2. does not feed people. It is a virtual funnel that helps to guide food from local gardens to local food programs. This pipeline assures that the food gets to a food/feeding program, but is not “touching” the food.
  3. A food recovery program does not actively recover (i.e. pickup and transport) excess/unused food from stores, restaurants, or farmers markets, although there are many food recovery programs that use to help them do their work by giving them open access to our registry.

4 A food drive is not a collection point to which people can bring food (especially purchased food) that is then redistributed to food programs. Rather, it is a resource that enables growers to donate their excess harvest to a pantry as soon as it is ready for harvesting, at a time that is convenient to the grower and on a date and time shortly before the pantry clients pick up food. This eliminates any need for refrigeration and storage.

5 A peer to peer “food sharing” program does not facilitate or encourage people “sharing” food with strangers. While these programs do reduce the waste of food, they generally don’t benefit hungry families – plus there is no legal protection for the donors.

6 Gardening program does not set up gardens nor support gardeners per se. is intended for gardeners who have harvested more than they can use.

7 A gleaning program does not focus on farms where volunteers come in to harvest food. It instead is entirely focused on home/community gardeners (42 million, 35% of all households) that grow food for personal use. – The Low Hanging Fruit easily and quickly scales thanks to its reliance on technology and the outsourcing of the logistics to the millions of growers nationwide. And it does so at a far lower cost than traditional programs.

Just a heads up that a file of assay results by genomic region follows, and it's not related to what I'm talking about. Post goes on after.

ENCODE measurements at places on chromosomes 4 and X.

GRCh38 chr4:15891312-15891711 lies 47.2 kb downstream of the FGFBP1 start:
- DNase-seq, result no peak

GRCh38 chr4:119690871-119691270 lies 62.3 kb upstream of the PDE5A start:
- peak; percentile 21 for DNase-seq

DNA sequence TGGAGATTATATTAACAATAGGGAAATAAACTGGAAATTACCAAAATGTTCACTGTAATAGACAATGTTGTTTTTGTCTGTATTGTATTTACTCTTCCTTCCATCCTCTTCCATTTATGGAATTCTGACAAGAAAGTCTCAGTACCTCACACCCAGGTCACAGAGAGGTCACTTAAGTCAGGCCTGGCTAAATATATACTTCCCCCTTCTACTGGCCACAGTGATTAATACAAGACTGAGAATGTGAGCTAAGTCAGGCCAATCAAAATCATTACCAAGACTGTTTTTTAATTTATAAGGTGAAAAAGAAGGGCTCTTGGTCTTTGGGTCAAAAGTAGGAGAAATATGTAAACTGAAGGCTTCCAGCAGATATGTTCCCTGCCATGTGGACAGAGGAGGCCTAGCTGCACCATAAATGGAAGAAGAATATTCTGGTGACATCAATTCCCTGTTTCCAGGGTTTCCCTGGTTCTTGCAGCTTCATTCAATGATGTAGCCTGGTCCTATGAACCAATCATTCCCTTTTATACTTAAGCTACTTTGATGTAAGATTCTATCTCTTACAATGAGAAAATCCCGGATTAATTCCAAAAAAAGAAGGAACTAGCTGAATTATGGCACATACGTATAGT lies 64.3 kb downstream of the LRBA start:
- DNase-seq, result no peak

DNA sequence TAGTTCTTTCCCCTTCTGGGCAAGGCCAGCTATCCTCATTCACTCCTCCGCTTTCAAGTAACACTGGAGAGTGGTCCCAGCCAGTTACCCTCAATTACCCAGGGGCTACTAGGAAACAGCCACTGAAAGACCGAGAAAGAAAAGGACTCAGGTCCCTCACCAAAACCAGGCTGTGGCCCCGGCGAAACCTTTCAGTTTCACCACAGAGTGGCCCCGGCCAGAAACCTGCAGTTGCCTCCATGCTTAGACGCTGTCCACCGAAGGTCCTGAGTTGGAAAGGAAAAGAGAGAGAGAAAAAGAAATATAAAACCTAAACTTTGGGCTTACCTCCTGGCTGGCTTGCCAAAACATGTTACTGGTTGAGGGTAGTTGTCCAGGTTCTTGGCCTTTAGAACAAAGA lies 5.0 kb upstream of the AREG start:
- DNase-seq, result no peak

The primary challenge has faced is that it is so efficient; it appears to be grossly inefficient! For example, traditional food programs that budget 90% for food and 10% for staff and infrastructure is deemed relatively efficient in the non-profit world. However, because doesn’t incur food or handling costs, it is often seen as grossly inefficient because the remaining costs – staff, technology, and operations – consume 100% of the budget – albeit a much smaller one.

The result is that the approximately $500 million (and growing) spent annually by regional food banks nationwide (not including Feeding America’s expenditures) to purchase and distribute food, receive support far more easily than a much smaller nationwide program that is actually diminishing and ultimately eliminating the waste of fresh food. is filling in the gap in the nation’s food safety net by assuring that we first use the freely available, locally grown fresh food where possible before spending resources to purchase food. More importantly, it is, building lifelong sustainable bridges between America’s home/community gardeners and the food pantries serving their neighbors in need.

We’re doing this, and we hope you will support the effort, because educating and empowering the tens of millions of growers to share their ample harvest is long overdue in a nation that wastes half of the food it grows.

COVID-19 update: is an 11 year old hunger/food waste nonprofit which has always worked in the virtual space and has social distancing built into the model.

Diversity update: has been looking to expand the…

Details at a glance

  • Remote Possible
  • Training Provided
  • Virtual Opportunity


Newfoundland, NJ

How to Apply

Please email or call 973-632-7568

Please email or call 973-632-7568